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Effusive Pericarditis (Incessant)

My husband has effusive pericarditis. He has had 2 pericardiocentesis procedures in the last 2 months, and the effusion is returning again. The diagnosis seems to be idiopathic pericarditis as all of the very extensive tests for a cause have been negative. He has been on colchicine since the initial diagnosis and has tried both NSAIDs and prednisone. The latter seems to slow the rate of effusion but not eliminate it altogether. There was initial inflammation as his SED rate was 87 after the first procedure; a more recent test gave a value of 1 but he was on steroids at the time.

Since the effusion is not ceasing by these treatments, they are recommending a pericardectomy (the surgeon). The cardiologists had been mentioning a pericardial window as the next step, but the surgeon says that that (1) always closes anyway and (2) does nothing to treat the underlying inflammation (at least he says that second hand; we have not been able to speak to him yet). Is this the current thinking that the window is not worth doing in such cases? Pericardectomy seems like such a drastic step that we'd like to be sure that everything less invasive was really not worth trying. Also, Bernhard Maisch has a procedure that involves introducing liquid steroids into the pericardium to treat chronic (mostly non-effusive) pericarditis. Does this procedure hold any hope for cases of chronic effusive pericardisits like my husband's?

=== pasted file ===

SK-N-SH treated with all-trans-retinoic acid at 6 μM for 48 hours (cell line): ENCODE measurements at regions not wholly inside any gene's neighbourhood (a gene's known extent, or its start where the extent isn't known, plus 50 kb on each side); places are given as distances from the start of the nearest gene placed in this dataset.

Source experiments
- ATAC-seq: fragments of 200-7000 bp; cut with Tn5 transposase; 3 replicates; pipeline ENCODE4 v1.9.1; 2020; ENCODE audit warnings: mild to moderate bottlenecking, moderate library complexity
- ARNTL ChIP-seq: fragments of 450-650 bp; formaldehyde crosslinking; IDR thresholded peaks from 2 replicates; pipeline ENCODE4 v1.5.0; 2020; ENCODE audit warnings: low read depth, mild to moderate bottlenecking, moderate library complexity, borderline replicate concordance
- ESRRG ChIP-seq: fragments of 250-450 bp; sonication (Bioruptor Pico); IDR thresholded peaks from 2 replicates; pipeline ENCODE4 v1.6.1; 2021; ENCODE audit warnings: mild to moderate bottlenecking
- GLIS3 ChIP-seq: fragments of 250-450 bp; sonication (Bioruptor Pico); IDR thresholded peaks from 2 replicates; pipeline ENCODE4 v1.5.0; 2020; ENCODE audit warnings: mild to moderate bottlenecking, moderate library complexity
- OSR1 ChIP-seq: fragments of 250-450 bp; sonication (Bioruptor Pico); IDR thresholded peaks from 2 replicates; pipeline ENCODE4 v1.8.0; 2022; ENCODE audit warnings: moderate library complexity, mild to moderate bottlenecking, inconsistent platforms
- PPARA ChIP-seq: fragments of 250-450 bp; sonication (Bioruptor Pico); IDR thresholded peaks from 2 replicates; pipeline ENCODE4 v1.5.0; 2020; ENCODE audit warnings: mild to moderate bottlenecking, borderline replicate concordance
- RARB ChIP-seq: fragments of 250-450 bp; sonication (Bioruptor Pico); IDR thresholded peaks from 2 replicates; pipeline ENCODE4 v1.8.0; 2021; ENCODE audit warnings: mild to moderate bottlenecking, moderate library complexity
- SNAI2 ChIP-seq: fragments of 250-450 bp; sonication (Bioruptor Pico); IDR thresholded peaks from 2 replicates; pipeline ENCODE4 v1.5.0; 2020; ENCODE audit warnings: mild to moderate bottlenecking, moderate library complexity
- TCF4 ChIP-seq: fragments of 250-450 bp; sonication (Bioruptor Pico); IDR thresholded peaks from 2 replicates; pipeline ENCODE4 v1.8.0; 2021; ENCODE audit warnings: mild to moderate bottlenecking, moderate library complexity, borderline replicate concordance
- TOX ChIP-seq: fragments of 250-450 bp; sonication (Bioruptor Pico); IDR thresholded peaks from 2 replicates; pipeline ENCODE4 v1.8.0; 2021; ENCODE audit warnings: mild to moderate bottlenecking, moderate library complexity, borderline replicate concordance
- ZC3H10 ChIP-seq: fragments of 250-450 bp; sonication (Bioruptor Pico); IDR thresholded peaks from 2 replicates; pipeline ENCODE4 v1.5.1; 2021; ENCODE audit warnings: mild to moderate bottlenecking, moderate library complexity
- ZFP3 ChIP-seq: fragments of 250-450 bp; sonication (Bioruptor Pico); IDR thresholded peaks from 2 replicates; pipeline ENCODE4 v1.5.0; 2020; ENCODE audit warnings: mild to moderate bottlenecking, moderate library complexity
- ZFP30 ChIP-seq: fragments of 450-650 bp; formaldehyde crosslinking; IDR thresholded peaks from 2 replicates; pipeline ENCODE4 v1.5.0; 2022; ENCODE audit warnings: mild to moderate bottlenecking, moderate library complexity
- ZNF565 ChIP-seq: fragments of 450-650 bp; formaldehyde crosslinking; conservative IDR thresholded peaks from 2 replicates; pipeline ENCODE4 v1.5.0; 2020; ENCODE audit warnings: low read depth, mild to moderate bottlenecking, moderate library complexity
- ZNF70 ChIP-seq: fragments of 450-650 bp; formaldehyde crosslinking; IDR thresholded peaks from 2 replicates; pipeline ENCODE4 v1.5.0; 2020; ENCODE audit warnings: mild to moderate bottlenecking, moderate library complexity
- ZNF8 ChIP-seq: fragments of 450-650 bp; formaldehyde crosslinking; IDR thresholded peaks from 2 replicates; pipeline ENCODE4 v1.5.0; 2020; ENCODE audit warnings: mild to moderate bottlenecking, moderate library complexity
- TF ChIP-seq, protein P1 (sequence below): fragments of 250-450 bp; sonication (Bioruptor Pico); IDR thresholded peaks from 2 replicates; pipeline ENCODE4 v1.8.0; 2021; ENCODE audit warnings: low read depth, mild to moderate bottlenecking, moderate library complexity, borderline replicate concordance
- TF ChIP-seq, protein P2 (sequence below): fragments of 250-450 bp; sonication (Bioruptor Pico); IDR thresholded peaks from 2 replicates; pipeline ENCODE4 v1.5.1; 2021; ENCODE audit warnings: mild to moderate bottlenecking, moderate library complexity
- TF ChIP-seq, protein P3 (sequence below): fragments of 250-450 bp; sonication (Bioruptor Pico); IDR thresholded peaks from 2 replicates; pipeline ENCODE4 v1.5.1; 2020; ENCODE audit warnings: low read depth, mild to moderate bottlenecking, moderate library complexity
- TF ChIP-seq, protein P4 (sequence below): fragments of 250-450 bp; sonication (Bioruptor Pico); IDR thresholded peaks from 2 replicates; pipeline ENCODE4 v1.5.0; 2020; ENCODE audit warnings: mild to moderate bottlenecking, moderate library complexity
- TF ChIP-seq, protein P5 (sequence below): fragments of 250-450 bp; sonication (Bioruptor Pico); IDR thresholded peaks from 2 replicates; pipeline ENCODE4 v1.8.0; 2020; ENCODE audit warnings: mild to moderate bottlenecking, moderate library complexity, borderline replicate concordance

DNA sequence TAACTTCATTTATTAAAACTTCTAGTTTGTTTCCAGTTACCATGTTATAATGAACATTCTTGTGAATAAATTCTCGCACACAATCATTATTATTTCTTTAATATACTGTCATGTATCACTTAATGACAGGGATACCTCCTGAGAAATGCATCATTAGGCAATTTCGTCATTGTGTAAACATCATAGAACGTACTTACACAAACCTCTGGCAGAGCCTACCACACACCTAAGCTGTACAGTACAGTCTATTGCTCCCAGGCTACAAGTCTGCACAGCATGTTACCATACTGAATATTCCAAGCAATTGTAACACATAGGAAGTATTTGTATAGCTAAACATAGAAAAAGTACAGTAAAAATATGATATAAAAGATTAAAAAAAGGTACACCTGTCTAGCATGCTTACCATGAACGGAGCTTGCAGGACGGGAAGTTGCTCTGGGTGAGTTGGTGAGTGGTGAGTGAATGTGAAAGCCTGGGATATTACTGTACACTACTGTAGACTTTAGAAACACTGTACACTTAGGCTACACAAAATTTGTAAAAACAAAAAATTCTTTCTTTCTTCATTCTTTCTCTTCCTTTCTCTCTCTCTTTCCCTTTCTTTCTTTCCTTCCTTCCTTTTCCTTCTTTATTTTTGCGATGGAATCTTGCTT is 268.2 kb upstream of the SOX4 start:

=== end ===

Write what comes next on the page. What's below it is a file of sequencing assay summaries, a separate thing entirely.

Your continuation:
Thanks in advance.
2 Responses
242509 tn?1196922598
Pericardioectomy is a very extensive surgery, that almost never removes the entire pericardium. Because of its inherent risks, we almost always precede one of these procedures with a pericardial window, and if it works then the more extensive surgery is avoided.
I don't know much evidence behind the intra-pericardial steriod injection. Certainly at best this is an experimental procedure, and this means this is unproven therapy, which has the possibility of damaging the heart. If oral steroids and a pericardial window control his symptoms, than this is the way to proceed first. Make sure there has been an extensive search for exudative causes of pericarditis, because this could be a life threatening condition such as a myocardial infarction, cancer or pulmonary embolus.
Avatar universal
Something else I should have included: my husband's effusions were both very large: 1.5L and 1.0L, respectively.
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